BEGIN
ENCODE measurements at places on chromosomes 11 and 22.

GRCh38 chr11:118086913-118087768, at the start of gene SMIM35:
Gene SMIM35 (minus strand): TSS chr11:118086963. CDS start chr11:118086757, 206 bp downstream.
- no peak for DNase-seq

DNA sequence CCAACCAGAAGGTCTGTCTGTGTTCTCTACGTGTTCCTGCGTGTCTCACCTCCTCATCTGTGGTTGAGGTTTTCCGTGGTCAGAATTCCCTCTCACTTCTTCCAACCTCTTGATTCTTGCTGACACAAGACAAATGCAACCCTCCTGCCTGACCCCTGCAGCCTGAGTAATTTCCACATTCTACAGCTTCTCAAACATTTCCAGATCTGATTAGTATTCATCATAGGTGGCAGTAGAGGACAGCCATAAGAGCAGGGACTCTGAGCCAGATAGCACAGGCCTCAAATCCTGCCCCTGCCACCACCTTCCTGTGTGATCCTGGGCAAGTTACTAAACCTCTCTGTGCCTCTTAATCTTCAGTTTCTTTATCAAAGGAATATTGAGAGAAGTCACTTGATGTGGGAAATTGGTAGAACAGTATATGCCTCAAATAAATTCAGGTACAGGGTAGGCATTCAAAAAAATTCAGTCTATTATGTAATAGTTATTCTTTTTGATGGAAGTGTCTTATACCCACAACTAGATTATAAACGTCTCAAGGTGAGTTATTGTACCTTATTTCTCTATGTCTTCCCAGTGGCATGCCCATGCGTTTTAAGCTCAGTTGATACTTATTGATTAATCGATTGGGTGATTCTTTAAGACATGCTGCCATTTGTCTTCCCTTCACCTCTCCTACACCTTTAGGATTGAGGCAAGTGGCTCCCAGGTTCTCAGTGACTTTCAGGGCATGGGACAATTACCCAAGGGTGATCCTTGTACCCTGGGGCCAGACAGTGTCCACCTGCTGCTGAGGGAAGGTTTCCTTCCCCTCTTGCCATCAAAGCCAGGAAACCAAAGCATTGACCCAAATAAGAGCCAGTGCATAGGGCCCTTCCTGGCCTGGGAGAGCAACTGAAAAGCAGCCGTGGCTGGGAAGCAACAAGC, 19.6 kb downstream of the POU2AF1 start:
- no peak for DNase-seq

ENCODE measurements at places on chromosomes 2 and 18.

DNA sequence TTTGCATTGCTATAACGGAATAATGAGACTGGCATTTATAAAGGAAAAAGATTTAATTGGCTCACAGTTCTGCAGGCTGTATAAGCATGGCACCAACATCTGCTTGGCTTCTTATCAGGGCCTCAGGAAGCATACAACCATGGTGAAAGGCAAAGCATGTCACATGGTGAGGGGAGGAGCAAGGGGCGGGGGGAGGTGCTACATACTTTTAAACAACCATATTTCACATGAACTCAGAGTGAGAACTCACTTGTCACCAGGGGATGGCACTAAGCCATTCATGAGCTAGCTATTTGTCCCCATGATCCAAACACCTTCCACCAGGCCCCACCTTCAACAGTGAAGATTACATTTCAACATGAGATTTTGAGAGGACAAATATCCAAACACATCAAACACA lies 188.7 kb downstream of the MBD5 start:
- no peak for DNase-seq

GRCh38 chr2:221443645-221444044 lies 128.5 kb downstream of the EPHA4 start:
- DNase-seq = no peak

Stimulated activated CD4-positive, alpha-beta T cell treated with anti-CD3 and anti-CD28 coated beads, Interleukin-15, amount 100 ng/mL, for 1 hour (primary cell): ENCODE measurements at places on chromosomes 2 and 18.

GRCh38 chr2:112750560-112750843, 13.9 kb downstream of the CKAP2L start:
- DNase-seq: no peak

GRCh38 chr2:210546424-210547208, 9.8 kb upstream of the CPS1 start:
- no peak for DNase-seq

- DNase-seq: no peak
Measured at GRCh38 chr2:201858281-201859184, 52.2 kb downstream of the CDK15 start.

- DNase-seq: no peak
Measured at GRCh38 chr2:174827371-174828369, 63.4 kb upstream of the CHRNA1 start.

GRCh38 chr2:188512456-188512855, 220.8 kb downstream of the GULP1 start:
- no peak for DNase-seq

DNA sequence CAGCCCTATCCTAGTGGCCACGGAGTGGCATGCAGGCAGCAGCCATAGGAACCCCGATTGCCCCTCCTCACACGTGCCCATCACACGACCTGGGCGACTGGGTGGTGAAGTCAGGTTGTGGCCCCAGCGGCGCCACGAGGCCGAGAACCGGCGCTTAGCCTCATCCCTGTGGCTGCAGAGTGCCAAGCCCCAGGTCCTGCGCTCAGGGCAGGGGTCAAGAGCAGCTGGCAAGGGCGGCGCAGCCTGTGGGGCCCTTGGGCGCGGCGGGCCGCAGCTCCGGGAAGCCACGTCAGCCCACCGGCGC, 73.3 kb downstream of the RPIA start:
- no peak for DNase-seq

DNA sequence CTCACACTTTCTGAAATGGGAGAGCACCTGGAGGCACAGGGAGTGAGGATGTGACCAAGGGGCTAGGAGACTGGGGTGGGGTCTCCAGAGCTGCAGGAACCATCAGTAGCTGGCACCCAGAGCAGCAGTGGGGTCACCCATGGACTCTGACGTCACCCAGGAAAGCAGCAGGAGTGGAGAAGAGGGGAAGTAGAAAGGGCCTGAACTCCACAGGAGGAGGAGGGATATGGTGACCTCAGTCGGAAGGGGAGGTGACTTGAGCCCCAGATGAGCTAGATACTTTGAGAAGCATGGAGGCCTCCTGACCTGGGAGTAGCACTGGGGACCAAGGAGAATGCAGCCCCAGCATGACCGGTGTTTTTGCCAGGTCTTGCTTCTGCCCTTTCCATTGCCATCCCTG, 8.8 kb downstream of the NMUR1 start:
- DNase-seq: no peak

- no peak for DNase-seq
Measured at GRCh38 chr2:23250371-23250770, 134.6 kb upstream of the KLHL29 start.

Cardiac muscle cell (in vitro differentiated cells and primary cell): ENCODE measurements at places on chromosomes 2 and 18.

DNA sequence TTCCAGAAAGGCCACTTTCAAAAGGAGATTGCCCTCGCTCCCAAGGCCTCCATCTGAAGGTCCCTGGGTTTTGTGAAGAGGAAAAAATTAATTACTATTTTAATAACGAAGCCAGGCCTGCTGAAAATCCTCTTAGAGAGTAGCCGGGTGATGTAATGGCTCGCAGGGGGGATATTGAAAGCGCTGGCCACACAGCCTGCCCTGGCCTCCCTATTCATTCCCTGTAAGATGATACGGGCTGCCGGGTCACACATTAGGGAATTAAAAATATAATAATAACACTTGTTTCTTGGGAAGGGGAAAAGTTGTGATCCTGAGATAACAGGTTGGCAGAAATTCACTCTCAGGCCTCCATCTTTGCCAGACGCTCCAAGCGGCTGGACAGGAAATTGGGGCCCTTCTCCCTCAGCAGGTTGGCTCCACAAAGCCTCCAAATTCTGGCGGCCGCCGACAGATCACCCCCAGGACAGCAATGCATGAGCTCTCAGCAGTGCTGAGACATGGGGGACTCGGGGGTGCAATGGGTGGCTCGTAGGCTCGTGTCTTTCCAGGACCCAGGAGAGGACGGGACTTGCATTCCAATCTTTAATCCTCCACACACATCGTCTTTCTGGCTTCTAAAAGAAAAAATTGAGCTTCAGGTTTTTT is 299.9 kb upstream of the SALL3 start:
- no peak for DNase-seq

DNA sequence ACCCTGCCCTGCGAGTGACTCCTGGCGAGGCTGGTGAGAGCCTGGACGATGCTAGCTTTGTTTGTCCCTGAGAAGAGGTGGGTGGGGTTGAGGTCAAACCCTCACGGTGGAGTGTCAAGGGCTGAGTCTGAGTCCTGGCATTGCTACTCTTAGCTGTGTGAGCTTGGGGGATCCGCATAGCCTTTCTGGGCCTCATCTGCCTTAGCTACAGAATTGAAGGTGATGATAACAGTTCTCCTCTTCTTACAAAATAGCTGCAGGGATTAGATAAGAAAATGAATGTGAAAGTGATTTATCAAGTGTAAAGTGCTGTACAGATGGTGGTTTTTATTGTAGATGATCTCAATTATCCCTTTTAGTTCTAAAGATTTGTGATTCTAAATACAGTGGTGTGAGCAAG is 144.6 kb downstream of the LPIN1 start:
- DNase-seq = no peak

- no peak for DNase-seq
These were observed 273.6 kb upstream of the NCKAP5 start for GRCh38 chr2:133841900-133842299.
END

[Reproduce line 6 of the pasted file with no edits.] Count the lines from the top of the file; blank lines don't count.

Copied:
- no peak for DNase-seq